Top 10 Resources
10) The White Coat Clipboard ($26)
You NEED a White Coat Clipboard. I would throw this into my white coat with a stack of plain paper before every shift and write down a page of notes on each patient. I would scribble vitals, brainstorm a differential diagnosis, and create my to-do lists. However, the MOST useful thing I did with it was FILL OUT THE 8-STEP PRESENTATION OUTLINE FOR EACH PATIENT (as I discussed during the episode Patient Presentations). I kept it open for when I stumbled, and it kept everything I said focused and organized.
9) EMRA: Antibiotic Guide ($27)
This 128 page GEM is very small and fits right in your pocket. If the patient has an infection, it tells you which antibiotic to use. It has a beautiful, colorful design and contains JUST the right amount of information. No more. No less. It will not just be something you bring for your clerkship, you will use it all through residency as well.
8) The Atlas of Emergency Medicine ($237)
Alright. This one is expensive. I didn’t actually buy it when I was a medical student, I just checked out a copy from the university library. However, I do intend to purchase a “The Atlas” someday. This is the most beautiful, high definition, captivating textbook I’ve ever read. It contains SO. MANY. PICTURES. with text incorporated efficiently throughout. If paragraph after paragraph of printed text makes you want to vomit. This book is for you.
7) USMLE Step 2 Secrets ($40)
This was the book I used for Step 2 preparation. Obviously in conjunction with a question bank, but I LOVE USMLE Step 2 secrets. Each specialty is broken down into a series of open ended, high yield questions related to that field. I think it’s the best Step 2 review book, hands down.
6) EMRA: Basics of Emergency Medicine ($15)
During my clerkship, this was the pocket book I read most. It’s only 24 pages, so you can read it a few times to reinforce your fundamentals. In this book, EMRA displays a well-designed, visual algorithm to the Top 20 most common chief complaints in the Emergency Department. I recommend you read it over and over and over.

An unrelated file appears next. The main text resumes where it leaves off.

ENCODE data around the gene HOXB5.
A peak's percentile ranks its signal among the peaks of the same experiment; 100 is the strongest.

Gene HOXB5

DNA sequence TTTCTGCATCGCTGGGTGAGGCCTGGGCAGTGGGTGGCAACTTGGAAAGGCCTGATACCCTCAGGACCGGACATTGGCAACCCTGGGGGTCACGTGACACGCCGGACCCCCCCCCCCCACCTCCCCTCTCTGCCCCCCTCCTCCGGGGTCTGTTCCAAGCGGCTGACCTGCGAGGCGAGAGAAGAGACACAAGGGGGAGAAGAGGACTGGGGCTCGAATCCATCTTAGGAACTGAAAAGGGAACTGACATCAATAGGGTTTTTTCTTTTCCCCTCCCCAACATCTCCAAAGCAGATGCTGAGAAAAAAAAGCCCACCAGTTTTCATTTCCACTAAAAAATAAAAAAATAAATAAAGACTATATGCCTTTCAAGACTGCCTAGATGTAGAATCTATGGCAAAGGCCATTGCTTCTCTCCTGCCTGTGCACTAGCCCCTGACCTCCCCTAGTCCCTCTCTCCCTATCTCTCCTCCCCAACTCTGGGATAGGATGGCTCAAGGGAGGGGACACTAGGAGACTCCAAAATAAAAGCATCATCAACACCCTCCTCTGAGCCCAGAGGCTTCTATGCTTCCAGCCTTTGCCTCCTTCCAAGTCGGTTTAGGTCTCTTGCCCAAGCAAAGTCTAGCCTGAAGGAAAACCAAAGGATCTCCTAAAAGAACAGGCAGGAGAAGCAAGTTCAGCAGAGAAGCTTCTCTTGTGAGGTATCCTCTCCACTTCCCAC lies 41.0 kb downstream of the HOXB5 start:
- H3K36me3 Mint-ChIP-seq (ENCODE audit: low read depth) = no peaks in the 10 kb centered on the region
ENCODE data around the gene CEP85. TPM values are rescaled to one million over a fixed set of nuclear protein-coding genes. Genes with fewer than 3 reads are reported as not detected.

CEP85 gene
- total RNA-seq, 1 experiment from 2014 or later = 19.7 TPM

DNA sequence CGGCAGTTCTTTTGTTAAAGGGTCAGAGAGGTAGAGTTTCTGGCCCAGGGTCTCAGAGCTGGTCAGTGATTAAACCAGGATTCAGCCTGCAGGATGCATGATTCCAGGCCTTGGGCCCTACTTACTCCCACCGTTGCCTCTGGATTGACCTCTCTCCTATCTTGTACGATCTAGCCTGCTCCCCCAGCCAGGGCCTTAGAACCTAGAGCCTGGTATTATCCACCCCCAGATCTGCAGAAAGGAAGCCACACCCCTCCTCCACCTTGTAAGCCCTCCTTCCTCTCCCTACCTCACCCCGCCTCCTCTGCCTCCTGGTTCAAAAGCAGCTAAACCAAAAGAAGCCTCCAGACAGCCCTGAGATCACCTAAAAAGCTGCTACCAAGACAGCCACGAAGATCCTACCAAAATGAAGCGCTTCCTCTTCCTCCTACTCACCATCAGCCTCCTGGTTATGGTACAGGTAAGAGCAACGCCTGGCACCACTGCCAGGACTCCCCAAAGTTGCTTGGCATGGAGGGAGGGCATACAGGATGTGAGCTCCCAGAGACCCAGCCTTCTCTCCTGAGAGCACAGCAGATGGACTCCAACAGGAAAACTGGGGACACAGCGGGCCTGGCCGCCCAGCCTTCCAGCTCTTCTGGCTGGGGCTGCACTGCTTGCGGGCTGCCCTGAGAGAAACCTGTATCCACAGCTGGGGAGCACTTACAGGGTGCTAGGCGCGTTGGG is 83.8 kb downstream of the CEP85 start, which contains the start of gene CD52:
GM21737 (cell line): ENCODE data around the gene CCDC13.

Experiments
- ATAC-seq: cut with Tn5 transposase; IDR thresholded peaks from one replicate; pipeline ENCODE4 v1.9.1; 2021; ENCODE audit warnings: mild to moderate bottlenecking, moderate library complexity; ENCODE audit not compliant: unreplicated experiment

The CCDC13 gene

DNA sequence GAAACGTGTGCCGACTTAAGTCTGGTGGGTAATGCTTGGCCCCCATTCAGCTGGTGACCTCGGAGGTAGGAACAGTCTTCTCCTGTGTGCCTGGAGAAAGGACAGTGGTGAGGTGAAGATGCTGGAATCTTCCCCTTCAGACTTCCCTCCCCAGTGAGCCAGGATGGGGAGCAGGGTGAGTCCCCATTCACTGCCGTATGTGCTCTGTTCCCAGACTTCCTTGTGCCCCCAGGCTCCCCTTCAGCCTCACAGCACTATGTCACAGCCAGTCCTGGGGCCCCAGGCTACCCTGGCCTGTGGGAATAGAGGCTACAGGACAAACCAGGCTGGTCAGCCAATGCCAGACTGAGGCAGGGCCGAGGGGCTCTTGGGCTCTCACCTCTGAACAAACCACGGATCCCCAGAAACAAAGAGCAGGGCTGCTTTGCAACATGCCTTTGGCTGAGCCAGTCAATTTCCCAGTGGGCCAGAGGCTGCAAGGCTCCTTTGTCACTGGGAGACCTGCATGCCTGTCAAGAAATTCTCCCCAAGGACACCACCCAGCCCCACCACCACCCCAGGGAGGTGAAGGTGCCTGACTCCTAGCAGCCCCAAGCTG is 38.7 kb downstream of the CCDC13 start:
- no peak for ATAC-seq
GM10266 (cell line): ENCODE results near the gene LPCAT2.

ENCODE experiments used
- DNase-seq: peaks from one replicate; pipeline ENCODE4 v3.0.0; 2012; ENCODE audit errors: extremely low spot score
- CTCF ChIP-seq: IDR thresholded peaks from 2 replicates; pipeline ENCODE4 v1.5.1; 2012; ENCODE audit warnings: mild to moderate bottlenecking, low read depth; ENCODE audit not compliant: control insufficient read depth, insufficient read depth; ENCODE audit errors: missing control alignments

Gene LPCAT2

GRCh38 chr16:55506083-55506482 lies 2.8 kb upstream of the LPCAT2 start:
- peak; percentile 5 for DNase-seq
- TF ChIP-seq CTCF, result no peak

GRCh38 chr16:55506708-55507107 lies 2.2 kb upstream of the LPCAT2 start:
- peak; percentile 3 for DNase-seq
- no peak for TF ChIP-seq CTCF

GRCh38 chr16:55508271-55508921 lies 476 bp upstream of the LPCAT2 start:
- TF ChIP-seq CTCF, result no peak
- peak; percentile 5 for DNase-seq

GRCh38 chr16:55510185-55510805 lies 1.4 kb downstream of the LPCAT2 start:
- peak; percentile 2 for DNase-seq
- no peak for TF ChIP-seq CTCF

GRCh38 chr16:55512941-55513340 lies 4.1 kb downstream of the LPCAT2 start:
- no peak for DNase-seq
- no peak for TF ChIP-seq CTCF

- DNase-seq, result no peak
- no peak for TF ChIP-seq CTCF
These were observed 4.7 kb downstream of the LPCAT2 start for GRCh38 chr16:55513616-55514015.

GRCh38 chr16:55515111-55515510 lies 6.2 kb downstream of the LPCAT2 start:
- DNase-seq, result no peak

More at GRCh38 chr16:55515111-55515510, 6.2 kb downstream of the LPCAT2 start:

5) Hippo EM Board Review ($249)
Ok, this is another expensive study source, so I would only buy this if you are absolutely set on matching into Emergency Medicine. With that said, it is an absolutely INCREDIBLE set of video content covering the core content of Emergency Medicine. The videos are short, engaging, and cover enough material to literally help a doctor pass emergency medicine boards. And the best part is that none of the content is too advanced for a medical student. They offer a free trial if you want to check it out, and I highly recommend it.
Instead of reading the full Tintinalli’s textbook, start by reading the SUMMARIZED Tintinalli’s Manual. This is actually my go-to book in residency because it offers the perfect balance of depth and brevity. I especially like the section at the end of each chapter called “Emergency Department Care and Disposition.” It offers step-by-step approaches to every topic in emergency medicine. It does lack some of the depth offered by the full text, but it is much more approachable and certainly more than adequate for your clerkship.
3) EM Topics (FREE)
This is one of the best FOAMed resources available at this time. EM Topics provides daily email “spoon-feeds” on recent EM literature. Each email comes with an attached abstract, analysis of the article, and link to PubMed. If you sign up for this and read your daily email, you will rapidly become one of the most up to date providers in your department.
Life in the Fast Lane (LITFL) is the king of Emergency Medicine blogs, and the ECG diagnosis list is the best part. On your shelf exam, there will be many vignettes with an EKG shown. YOU HAVE TO KNOW HOW TO READ AN EKG. Learn the skill now, and you will reap the rewards on your SLOE… Because not only will there will be ECGs on your test, but attendings will pimp you on them, your sim sessions will incorporate them, and virtually every patient you will interview has one in their chart. Don’t forget to study ECGs. And definitely don’t overlook LITFL as a resource.
A resource that is somewhat less well-known: this little pocket book contains a plethora of information. PERC rule? Check. NEXUS criteria? Check. Pediatric vital signs? Check. ACLS drug dosages? Check. PECARN rule? Check. Glasgow Coma Scale? Check…
I think you get the point…